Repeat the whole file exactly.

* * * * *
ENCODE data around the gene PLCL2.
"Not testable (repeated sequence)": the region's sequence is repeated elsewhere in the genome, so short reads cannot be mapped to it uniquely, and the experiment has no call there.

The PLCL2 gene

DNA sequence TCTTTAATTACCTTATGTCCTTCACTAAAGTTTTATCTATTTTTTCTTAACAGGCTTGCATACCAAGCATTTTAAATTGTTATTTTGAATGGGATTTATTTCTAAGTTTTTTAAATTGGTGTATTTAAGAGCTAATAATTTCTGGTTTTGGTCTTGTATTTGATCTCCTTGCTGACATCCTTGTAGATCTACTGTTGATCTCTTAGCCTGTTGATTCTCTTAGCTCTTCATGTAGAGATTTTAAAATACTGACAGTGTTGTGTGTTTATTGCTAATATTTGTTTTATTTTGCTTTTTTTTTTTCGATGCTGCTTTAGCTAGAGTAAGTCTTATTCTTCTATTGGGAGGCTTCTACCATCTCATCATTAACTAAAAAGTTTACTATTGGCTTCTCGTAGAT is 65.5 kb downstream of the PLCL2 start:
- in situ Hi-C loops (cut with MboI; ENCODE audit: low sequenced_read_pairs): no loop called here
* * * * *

ENCODE data around the gene PLCL2.
"Not testable (repeated sequence)": the region's sequence is repeated elsewhere in the genome, so short reads cannot be mapped to it uniquely, and the experiment has no call there.

The PLCL2 gene

DNA sequence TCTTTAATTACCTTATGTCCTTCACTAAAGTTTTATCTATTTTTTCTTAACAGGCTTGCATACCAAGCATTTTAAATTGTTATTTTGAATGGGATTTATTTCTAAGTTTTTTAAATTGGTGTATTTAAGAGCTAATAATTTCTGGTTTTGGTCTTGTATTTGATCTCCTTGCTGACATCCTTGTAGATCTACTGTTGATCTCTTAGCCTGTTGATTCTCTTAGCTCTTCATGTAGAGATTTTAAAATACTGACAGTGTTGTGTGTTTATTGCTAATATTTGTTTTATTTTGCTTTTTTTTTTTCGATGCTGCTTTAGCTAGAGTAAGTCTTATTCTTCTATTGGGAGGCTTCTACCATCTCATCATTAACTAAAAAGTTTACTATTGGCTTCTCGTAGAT is 65.5 kb downstream of the PLCL2 start:
- in situ Hi-C loops (cut with MboI; ENCODE audit: low sequenced_read_pairs): no loop called here